Sent by Lisa | 1:10 PM | 5-15-2008

i agree with jennifer sey whole heartedly. i was an elite level gymnast for 3 years and i still suffer with horrible bouts of anxiety because of it. one distinction does need to be made clear, and that is elite gymnastics is a completely different ball game them level ten or any other level of gymnastics. people who completely disagree with jennifer sey have obviously never competed as an elite gymnast recently.it is extremely difficult to be an elite level gymnast without training fourty plus hours in the gym and being homeschooled. to be a successful elite gymnast ones body needs to be extremely small and slender as well. i was weighed probably tree times a week and there was the constant pressure to lose weight. my parents and coaches were especially brutal as well. ive been cursed out, had things thrown at me and had to endure conditioning that i would consider as nothing short of torture. gymnastics is an extremely beautiful sport but one needs to realize what these gymnasts go through to reach the highest levels of the sport.

Sent by sasha | 2:47 PM | 5-22-2008

Jennifer is speaking to her experiences. Everyone's experience is different. Alot of what she speaks to
regarding control,favoritism & negative coaching techniques still go on today. But when you 're the only gym in town........... My daughter just quit the sport as a lvl 8 and Jen's book was timely to put it all in perspective. The chosen few work with the fear of falling out of favor and the non favorites - well typically they can only take so much and up and quit. I commend them for their strength to know when enough is enough. Thank You Jen for an insightful, moving memoir of your life.

Sent by gymmom | 4:48 PM | 5-23-2008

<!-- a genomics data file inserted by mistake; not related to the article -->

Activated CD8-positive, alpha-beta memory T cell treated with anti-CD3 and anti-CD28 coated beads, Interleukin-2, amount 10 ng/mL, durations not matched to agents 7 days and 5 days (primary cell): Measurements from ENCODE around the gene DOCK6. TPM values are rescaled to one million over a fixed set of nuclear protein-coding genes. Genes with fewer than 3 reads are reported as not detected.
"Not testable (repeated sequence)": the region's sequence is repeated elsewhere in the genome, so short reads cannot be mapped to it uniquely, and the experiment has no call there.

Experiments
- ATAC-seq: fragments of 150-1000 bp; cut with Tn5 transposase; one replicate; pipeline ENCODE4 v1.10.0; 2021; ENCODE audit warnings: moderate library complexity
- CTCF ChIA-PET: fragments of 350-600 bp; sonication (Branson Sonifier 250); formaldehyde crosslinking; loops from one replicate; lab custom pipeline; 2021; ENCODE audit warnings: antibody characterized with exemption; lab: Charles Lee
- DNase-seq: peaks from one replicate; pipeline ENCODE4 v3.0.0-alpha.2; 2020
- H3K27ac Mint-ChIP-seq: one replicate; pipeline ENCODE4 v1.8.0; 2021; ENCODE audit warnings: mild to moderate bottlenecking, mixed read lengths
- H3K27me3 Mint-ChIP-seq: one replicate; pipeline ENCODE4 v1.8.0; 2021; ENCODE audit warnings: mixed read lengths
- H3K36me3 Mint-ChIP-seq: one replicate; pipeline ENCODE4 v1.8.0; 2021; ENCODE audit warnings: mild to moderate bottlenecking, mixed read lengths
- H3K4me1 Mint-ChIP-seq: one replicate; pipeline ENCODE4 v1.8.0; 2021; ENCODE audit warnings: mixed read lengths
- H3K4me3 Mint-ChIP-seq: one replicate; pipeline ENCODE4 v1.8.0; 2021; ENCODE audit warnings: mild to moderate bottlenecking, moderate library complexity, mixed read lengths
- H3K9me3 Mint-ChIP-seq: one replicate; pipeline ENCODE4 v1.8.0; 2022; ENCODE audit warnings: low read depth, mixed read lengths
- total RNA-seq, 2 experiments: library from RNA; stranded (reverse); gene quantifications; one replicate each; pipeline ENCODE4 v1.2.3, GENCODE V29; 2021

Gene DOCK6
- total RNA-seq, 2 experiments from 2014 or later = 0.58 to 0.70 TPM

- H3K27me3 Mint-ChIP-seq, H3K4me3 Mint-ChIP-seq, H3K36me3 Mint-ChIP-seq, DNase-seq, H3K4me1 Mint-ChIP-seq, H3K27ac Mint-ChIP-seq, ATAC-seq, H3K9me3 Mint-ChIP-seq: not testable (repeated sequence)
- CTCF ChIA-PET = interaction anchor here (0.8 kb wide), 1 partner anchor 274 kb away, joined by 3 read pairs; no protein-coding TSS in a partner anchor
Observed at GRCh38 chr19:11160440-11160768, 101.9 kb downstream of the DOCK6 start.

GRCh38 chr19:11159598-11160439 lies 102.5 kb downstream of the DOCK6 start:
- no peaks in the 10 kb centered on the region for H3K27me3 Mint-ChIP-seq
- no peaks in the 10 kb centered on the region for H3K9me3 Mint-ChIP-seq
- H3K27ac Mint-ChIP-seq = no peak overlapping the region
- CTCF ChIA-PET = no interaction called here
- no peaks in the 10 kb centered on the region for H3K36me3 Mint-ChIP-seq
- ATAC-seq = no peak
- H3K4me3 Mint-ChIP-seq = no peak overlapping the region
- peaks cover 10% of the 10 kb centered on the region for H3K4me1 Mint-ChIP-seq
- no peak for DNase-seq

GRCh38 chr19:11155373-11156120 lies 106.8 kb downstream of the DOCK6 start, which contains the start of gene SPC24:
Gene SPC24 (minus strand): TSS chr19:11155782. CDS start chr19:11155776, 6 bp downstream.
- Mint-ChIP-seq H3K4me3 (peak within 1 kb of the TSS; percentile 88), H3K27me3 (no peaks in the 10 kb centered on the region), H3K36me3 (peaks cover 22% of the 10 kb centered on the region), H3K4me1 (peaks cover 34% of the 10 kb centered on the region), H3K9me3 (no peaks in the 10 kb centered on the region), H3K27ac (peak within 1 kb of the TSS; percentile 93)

I have to wonder why it is at all relevant what the "mother" of a gymnast has to say on this topic. Please leave this blogging to the athletes.

Sent by Kathy | 12:20 AM | 5-27-2008

I am an older ex-gymnast who also happens to be very tall. I competed in the '70's and remember when the balance beam was wood, and when the introduction of fiberglass bars changed everything. As a Class 1, working toward Elite status, I experienced the advent of Eastern European influences on the Southern California gymnastics scene. Before long, my coach was weighing us weekly, and my extremely lean physique was often warned to lose 2-3 pounds. At the time, I thought nothing of it. I could be thinner. I could be better. As a result, I believe, of the constant pounding, contorting and starving, the joint pain I suffer is remarkable. My love/hate relationship with gymnastics will always be a part of my life .

Sent by Kathy | 12:35 AM | 5-27-2008

I am in the process of reading "Chalked up' and I can't put it down. I am very moved by Jennifer's account of her past. I believe she was much too young to be permitted to choose the life of an elite gymnast. How could she have known, at such a young and inexperienced age, what that life would really be like? Children have lots of fantasies. That's where parents come in - to provide a reality check and protect their children from potentially harmful choices. I believe it takes great deal of courage to go back into one's painful history and take an honest look at what was happening. I believe Jennifer was seriously traumatized. I also don't believe Jennifer's book is sour grapes or has anything to do with falling short of some dream. She accomplished a lot. I believe it is an honest, heartfelt account of the reality of her experience. The reality of a young girl caught in a trap because she wanted to please the adults around her as all children do. A reality that none of the adults in her life recognized. On some unconcious (no parent would consiously expose their child to such abuse) level, I suppose because they had a personal agenda, they chose to ignore the signs that Jennifer was suffering. I don't believe that the degree of hard work and sacrifice, necessary to becoming a competitive gymnast, are necessary for anyone to learn, no less children. Nobody can convince me that competive gymnastics are not abusive and cruel treatment, even with coaches who are encouraging. I wish Jennifer luck recovering from those years. At no point in her book did I get the feeling she was mean spirited or lashing out. I believe the angry reactions she's getting are from people who are afraid to face the truth about their own experiences. I hope Jennifer gets loads of support and admiration for what she's doing.

Sent by Stephanie | 10:02 PM | 6-23-2008